Our deepest memories form the core of our personality. Those deepest, most intimate observations of the curious mind of a child trying to make sense of the world around him shape who we are. [More about this during Lent (14 February-31 March) here on this blog.]

Outside my bedroom window, it's snowy...



This time last year:
The magic of a dawn flight

This time two years ago:
Warsaw as a voivodship

This time five years ago:
Around town in the snow

This time six years ago:
Reference books are dead

This time seven years ago:
A winter walk to work, and wet socks

Tuesday, 16 January 2018

Proceed with utmost caution

Warsaw's first proper snowfall of the winter. Fifth consecutive day of sub-zero temperatures, with an overnight low of -9C. Time for a first stroll across the frozen pond. In my previous post, I noted that the ice wasn't thick enough for walking on. Last night walking home I saw a group of three youths testing the ice by jumping up and down on it - no one fell in.

Walking on new ice needs to be done with caution. Never be the first - nor the last - person of the season to go on it. Look for signs that someone's been before; footprints and bicycle tracks. Listen all the time for tell-tale sounds of ice cracking (whenever a plane took off overhead, I'd stop and wait, so I could hear properly). Above all, know your lake or pond, keep to the edges at first. Last year, there were over 54 days of ice cover on the ponds - this year's ice season will be shorter.

Anyway, off I go. Gingerly. Below: to my left is the northernmost wooden walkway skirting the top pond. Should the ice show any signs of cracking, I can make it to safety. Black patches are ice from which the powdery snow has blow off from.


Below: the middle walkway. At this stage, all is solid and sound, at least at this distance from the shore. To my right (well out of shot on this pic) is the last stretch of open water still unfrozen.


Below: the pier at the south end of the middle pond. Ice totally solid here.


Below: view across the lower pond, ul. Dumki to the left, houses on ul. Trombity on the right. Again, the ice is solid, the wind whipping snow off the surface.


Below: looking along the canal leading to the drainage ditch. Open water right of centre - this is where my ice-bound journey ends, and where I take to terra firma. Still, no ominous sounds.


Below: a Vivian Maier-style selfie with my camera, the Nikon CoolPix A. I love this little camera, so solid, great battery life, fabulous lens; sadly discontinued (if you find one now for sale, chances are it'll be around the original list price of $1,100. I bought mine for around $400, at the time 1,500zł, in April 2015.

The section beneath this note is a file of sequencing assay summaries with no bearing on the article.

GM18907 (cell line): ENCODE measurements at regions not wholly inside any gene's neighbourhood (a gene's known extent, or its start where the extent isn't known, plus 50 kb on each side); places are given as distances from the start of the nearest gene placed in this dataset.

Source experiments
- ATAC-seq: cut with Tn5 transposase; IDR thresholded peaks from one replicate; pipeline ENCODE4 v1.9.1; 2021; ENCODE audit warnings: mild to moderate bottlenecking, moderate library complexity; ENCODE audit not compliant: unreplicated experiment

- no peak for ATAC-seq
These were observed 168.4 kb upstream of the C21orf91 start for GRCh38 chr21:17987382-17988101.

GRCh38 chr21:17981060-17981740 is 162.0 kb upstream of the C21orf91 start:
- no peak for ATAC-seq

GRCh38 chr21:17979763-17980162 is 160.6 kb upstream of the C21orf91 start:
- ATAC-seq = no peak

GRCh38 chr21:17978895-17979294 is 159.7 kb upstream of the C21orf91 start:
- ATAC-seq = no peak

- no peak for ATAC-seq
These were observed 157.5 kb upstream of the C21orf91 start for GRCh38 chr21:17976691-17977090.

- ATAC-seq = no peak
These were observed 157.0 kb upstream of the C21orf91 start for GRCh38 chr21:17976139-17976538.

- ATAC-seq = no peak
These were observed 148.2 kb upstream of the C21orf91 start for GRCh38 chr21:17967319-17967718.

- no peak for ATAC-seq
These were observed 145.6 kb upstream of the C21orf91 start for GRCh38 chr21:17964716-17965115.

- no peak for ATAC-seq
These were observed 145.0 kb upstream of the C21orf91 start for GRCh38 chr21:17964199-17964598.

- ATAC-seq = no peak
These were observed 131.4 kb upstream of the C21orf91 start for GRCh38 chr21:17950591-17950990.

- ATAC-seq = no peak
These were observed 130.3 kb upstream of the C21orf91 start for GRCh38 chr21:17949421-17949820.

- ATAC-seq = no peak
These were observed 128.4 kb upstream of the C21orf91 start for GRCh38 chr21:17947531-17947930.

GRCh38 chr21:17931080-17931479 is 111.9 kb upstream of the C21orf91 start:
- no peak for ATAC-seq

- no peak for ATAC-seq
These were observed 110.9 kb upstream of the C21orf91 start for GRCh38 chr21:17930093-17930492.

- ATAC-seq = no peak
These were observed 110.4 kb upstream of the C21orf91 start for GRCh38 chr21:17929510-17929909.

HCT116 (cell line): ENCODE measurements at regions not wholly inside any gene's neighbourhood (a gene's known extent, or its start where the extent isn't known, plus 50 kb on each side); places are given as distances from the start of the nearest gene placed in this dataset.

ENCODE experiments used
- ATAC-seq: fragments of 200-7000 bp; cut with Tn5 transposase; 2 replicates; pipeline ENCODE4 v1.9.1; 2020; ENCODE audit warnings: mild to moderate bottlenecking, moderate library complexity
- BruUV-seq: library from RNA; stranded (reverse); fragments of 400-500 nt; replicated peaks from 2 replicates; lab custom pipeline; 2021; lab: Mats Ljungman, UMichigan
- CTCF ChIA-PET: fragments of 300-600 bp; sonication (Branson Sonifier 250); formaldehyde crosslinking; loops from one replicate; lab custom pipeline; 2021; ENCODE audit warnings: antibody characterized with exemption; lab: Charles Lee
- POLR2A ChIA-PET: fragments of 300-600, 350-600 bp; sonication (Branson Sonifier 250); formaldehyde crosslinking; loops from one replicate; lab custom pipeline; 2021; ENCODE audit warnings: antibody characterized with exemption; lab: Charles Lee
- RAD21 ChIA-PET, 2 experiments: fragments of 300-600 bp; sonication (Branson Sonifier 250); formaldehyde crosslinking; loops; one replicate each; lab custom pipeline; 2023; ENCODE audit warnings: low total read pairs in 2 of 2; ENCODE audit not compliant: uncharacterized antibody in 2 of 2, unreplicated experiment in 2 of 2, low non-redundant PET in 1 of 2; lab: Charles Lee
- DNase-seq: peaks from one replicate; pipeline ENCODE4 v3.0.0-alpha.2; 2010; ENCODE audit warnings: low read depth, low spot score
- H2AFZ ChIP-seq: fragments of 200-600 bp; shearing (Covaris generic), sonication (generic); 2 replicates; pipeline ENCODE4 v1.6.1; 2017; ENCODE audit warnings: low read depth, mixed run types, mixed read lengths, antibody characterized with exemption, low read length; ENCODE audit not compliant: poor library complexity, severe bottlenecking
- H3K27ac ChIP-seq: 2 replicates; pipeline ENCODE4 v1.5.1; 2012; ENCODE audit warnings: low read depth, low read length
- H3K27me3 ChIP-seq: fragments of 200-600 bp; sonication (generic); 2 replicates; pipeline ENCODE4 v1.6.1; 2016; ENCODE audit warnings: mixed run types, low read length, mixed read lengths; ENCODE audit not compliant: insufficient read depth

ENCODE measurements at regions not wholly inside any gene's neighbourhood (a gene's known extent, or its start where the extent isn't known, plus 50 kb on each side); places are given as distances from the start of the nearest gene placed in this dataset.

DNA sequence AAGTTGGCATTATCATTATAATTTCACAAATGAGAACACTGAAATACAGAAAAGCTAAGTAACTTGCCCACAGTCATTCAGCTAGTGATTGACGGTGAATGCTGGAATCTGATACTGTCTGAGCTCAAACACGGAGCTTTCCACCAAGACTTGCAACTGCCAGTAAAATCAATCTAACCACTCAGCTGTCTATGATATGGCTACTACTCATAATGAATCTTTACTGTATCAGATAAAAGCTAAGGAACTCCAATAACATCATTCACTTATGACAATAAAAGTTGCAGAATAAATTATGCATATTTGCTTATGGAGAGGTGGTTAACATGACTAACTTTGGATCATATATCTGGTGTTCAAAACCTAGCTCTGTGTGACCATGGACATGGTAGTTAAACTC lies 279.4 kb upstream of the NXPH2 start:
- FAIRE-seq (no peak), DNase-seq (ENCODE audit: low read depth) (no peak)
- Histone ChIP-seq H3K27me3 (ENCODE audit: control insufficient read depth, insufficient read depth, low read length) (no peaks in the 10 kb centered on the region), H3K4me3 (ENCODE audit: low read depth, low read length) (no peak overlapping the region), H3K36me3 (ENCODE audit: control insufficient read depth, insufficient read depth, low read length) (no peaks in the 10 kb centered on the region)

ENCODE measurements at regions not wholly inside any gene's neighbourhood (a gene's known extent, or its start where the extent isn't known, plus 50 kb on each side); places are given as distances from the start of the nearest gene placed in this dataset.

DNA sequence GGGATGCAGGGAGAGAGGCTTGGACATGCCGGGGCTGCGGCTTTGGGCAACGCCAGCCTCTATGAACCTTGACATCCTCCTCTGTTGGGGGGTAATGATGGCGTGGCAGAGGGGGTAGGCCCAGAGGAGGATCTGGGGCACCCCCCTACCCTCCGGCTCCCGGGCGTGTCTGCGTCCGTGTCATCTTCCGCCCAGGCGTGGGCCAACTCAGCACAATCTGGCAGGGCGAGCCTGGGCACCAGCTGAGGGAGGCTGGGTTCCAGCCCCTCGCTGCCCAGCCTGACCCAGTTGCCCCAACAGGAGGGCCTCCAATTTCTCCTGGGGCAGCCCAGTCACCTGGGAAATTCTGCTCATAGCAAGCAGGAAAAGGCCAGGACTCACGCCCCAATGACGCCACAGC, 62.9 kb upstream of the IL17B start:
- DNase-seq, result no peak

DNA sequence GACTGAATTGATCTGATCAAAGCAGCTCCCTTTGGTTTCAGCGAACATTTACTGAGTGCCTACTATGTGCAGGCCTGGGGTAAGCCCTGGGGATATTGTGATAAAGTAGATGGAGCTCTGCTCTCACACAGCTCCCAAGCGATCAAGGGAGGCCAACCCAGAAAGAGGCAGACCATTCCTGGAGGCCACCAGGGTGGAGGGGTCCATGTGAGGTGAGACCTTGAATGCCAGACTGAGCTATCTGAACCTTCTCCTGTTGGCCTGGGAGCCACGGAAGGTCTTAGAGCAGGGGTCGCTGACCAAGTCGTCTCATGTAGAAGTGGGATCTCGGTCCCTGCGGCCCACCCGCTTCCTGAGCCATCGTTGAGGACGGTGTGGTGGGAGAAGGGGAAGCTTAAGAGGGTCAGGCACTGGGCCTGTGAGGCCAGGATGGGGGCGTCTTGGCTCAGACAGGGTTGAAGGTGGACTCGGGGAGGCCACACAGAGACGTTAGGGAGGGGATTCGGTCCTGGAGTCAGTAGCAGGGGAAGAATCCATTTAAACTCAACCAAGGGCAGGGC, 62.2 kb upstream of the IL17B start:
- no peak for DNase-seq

A hour or so earlier, I left the office in the middle of a steady snowfall, below.


This time last year:
In which I see a wild boar crossing the frozen ponds

This time two years ago:
Communicating the government's case in English

This time four years ago:
Thinking big, American style. Can Poles do it?

This time five years ago:
Inequality in an age of economic slowdown 

This time six years ago:
The Palace of Culture: Tear it down?

This time eight years ago:
Conquering Warsaw's highest snow mounds

This time nine years ago:
Flashback on way to Zielona Góra

This time ten years ago:
Ursynów, winter, before sunrise 

Saturday, 13 January 2018

Jeziorki mid-January catch-up

A brief walk around the manor, making the most of the weak sunshine that appeared today. Sundry snaps below... Starting off with the railway scene - as on 1 January, PKP Cargo is leasing an elderly diesel loco from Tracktec Logistics (below). I like the midnight blue (almost black) colour scheme. This is TEM2-016, built in the USSR over 42 years ago, passing W-wa Dawidy station. It is hauling a short (20 wagons) train of coal from Okęcie sidings to Siekierki power station.


Below: the train passes, on its way along the non-electrified track that turns off from the Warsaw-Radom line just past Nowa Iwiczna station.


Down the line at W-wa Jeziorki, the viaduct that will take ul. Karczunkowska over the tracks is beginning to take shape (below), between the 'up' platform (from which the photo was taken) and the 'down' platform, in the distance to the left. Three rectangular support pillars are rising out of the ground, at present as steel rods, awaiting the poured concrete.


Below: viewed from ul. Karczunkowska, one can get an idea of the viaduct's alignment. There will be bus stops at the apex of viaduct, one on either side of the roadway, serving the station with stairs (and wheelchair lifts) down to the platforms.


More infrastructural news: there's a fair amount of water/sewerage work going on around ul. Trombity. On ul. Dumki, new asphalt marks where recent excavations have been completed.


Below: not a Soviet rocket launcher, but  well-boring drill. This is parked up on the piece of land on ul. Trombity earmarked for a pumping station to pump sewage from a new sewer serving the top end of the road with the existing sewer, down which effluent can then gravitationally flow into the main sewer running along ul. Karczunkowska.


More local infrastructure news; in October I wrote here about the competition to draw up master plans for a new estate for 8,000 people beyond the Biedronka store off of ul. Karczunkowska. This was announced by state-owned property bank BGK Nieruchomości. 48 architectural studios submitted projects for the 15-hectare site. The winner will be announced on 12 March. This estate of 3,000 homes is part of the government's flagship Mieszkanie + programme; the first tenants are to move in some time in 2021, said TVN Warszawa early last month.

However, since then, there's been a change of government; the Ministry of Construction and Infrastructure is no more. It is said that new prime minister Mateusz Morawiecki will focus much energy on making Mieszkanie+ work. Still, a new ministry needs to be created, secretaries of state, under-secretaries of state, department heads etc must be appointed - this takes time. Will the 2021 deadline be met?

On to wildlife matters. The mild freeze continues with sub-zero temperatures since Thursday night. The ponds are icing over again, this time the freeze is forecast to linger for more than just the two days the last one did (8/9 Jan). The swan family will get cold feet...


There are still patches of open water here and there, but they will ice over. Last year, when this happened (on 1 January), the swans departed.